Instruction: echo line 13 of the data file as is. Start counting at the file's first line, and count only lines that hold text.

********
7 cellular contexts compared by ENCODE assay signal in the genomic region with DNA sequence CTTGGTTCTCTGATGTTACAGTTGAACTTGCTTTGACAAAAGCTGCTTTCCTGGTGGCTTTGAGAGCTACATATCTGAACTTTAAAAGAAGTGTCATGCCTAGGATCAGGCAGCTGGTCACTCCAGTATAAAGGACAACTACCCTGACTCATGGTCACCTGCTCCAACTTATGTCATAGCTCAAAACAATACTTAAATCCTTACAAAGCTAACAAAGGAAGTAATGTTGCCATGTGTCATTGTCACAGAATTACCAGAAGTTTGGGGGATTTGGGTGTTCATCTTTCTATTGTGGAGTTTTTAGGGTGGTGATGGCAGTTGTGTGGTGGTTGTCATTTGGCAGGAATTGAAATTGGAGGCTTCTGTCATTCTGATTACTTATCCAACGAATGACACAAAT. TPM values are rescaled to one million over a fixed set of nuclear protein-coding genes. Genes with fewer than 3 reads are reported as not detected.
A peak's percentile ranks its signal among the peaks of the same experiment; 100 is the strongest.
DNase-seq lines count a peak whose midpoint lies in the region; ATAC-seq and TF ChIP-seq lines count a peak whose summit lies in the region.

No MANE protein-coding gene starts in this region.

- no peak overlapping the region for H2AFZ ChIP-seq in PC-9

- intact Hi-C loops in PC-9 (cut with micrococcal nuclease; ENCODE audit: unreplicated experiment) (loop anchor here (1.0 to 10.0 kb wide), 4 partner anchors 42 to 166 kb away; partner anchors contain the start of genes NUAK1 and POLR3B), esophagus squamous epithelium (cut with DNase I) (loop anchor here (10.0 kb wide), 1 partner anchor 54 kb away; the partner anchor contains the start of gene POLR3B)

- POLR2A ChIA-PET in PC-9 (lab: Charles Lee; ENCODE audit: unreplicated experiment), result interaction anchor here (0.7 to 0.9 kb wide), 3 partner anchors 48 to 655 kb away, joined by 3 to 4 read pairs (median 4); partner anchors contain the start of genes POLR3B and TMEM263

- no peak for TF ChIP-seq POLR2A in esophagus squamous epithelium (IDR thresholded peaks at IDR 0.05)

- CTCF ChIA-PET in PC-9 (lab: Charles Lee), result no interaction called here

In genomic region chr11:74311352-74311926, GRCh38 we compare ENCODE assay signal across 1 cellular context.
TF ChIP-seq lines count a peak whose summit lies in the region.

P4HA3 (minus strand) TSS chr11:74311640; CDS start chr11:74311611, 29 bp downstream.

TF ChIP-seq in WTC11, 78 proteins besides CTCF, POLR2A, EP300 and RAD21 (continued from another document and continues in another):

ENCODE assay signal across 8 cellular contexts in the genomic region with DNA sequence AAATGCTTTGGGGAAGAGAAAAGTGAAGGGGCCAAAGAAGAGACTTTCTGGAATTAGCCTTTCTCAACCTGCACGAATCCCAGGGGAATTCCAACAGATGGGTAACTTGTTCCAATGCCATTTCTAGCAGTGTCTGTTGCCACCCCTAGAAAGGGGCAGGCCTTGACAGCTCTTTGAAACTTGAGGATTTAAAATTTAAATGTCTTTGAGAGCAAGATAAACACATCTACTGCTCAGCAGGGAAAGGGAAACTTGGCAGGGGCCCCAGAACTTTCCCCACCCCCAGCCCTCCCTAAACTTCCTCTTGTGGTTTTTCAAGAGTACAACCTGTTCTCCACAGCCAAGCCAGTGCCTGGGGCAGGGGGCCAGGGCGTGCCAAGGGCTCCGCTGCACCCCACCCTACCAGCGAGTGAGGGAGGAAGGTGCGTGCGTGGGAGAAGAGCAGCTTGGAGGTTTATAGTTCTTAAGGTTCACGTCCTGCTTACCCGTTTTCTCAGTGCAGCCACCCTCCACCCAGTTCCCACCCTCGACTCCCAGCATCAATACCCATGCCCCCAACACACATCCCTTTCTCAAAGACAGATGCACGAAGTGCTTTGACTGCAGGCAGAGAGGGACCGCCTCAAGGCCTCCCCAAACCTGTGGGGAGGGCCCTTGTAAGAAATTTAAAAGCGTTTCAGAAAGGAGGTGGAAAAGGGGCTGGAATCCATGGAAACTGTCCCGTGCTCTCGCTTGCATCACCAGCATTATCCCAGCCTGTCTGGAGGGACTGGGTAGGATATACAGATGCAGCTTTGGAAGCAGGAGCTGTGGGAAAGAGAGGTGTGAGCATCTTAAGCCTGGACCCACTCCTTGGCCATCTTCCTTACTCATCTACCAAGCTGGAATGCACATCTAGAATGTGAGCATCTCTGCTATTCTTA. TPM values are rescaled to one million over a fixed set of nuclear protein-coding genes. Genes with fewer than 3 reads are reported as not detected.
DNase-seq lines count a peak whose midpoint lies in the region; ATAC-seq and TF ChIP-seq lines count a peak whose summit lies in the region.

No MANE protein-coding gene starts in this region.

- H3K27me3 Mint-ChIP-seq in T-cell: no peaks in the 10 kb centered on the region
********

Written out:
TF ChIP-seq in WTC11, 78 proteins besides CTCF, POLR2A, EP300 and RAD21 (continued from another document and continues in another):